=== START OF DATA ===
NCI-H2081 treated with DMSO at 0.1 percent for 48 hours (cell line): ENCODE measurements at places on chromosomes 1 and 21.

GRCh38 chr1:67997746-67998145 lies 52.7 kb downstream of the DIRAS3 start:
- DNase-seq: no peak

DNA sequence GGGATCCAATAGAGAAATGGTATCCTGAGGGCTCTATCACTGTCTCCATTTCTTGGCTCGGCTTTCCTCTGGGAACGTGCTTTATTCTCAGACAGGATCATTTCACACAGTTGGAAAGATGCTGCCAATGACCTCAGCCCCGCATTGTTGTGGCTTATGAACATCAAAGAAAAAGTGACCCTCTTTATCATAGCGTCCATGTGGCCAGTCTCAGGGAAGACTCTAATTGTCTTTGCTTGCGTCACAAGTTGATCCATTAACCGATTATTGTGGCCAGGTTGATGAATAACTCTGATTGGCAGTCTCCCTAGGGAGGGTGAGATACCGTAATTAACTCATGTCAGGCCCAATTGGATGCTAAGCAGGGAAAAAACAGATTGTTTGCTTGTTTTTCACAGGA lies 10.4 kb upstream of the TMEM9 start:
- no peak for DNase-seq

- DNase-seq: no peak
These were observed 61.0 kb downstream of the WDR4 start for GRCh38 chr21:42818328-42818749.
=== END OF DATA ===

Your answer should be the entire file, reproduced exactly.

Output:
NCI-H2081 treated with DMSO at 0.1 percent for 48 hours (cell line): ENCODE measurements at places on chromosomes 1 and 21.

GRCh38 chr1:67997746-67998145 lies 52.7 kb downstream of the DIRAS3 start:
- DNase-seq: no peak

DNA sequence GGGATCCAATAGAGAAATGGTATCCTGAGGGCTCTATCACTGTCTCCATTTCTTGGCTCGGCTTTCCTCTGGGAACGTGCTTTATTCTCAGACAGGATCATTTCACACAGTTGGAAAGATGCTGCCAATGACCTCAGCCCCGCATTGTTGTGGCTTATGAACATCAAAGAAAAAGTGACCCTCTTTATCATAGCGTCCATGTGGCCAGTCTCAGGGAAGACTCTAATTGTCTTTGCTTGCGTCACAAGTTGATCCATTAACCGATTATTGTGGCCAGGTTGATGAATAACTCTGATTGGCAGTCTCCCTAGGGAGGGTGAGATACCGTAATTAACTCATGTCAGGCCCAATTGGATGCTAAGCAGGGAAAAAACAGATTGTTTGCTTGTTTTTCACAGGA lies 10.4 kb upstream of the TMEM9 start:
- no peak for DNase-seq

- DNase-seq: no peak
These were observed 61.0 kb downstream of the WDR4 start for GRCh38 chr21:42818328-42818749.